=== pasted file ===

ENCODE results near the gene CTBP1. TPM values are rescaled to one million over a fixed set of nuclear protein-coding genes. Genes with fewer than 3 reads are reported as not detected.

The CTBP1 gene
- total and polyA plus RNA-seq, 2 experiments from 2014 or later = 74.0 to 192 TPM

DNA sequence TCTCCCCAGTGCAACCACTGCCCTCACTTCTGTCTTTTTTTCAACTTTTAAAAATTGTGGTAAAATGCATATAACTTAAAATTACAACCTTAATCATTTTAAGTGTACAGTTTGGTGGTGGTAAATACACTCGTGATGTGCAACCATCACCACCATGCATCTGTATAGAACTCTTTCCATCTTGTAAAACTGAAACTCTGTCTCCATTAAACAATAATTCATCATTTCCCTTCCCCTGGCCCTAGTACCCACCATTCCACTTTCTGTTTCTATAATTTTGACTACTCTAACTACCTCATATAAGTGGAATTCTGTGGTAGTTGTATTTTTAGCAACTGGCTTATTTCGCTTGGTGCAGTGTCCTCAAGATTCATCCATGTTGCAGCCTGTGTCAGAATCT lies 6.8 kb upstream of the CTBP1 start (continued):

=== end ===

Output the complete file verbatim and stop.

ENCODE results near the gene CTBP1. TPM values are rescaled to one million over a fixed set of nuclear protein-coding genes. Genes with fewer than 3 reads are reported as not detected.

The CTBP1 gene
- total and polyA plus RNA-seq, 2 experiments from 2014 or later = 74.0 to 192 TPM

DNA sequence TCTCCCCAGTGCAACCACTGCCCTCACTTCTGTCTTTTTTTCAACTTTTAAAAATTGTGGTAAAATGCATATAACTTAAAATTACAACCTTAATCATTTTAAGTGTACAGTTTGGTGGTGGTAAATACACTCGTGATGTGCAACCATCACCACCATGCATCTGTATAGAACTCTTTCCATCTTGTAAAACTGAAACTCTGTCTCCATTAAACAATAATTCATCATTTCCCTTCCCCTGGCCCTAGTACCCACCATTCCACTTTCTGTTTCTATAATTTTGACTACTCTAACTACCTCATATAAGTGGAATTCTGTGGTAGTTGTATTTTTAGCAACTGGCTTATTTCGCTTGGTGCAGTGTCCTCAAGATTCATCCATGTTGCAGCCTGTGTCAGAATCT lies 6.8 kb upstream of the CTBP1 start (continued):